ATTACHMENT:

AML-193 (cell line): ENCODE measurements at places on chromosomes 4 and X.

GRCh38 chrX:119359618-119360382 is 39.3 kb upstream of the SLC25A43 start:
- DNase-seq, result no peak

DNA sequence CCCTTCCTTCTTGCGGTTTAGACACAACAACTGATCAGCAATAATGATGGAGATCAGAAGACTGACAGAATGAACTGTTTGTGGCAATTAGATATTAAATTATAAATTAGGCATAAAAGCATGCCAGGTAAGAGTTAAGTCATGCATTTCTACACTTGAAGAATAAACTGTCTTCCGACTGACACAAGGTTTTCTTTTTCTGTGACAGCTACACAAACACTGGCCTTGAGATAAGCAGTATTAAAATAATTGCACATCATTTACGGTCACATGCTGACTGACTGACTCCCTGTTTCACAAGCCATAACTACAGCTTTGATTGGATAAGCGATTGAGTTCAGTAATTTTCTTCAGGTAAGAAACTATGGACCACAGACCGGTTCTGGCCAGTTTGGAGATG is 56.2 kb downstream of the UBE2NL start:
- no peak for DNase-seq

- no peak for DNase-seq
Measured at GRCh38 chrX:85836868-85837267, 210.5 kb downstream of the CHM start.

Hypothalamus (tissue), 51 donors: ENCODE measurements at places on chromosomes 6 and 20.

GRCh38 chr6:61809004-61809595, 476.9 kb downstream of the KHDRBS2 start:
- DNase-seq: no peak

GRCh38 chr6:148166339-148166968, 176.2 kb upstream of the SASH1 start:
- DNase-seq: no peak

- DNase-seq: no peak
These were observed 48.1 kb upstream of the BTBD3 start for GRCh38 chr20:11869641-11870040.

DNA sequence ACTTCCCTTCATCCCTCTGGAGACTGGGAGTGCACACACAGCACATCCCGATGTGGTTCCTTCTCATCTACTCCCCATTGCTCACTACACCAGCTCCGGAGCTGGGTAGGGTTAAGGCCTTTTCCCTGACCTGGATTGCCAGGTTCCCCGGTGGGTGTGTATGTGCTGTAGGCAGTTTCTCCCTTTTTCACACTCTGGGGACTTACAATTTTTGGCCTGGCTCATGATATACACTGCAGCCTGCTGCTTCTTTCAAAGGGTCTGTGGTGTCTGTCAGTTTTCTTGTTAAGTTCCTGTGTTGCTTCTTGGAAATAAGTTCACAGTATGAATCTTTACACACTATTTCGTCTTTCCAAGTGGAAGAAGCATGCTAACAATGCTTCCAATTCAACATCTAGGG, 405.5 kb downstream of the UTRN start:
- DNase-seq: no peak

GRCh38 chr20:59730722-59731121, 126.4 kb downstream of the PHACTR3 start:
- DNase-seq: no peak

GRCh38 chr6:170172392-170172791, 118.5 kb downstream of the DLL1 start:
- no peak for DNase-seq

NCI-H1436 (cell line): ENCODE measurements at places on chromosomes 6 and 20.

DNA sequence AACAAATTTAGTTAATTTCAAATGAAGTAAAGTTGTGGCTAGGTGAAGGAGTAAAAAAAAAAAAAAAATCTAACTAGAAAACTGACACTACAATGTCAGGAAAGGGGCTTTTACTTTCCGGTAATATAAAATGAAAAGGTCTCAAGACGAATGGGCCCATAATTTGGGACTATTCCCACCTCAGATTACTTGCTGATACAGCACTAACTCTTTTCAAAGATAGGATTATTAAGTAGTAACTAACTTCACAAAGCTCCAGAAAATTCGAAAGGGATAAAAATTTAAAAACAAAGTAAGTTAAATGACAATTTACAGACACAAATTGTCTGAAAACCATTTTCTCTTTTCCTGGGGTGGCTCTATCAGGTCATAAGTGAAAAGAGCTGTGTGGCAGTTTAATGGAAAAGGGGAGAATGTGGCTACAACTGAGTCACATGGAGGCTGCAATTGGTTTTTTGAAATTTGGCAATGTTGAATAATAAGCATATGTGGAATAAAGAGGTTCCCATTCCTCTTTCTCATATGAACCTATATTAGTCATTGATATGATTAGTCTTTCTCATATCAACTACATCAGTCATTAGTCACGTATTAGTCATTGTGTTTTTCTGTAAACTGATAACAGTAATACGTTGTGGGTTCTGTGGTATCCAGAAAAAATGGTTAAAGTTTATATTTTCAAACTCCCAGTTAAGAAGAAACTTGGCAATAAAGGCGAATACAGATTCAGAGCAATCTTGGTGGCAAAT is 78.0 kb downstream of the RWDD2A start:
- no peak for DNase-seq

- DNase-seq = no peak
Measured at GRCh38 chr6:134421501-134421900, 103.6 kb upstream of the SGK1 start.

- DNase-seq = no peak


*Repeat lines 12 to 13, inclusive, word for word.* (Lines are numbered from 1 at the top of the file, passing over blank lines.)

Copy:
- DNase-seq: no peak

- DNase-seq: no peak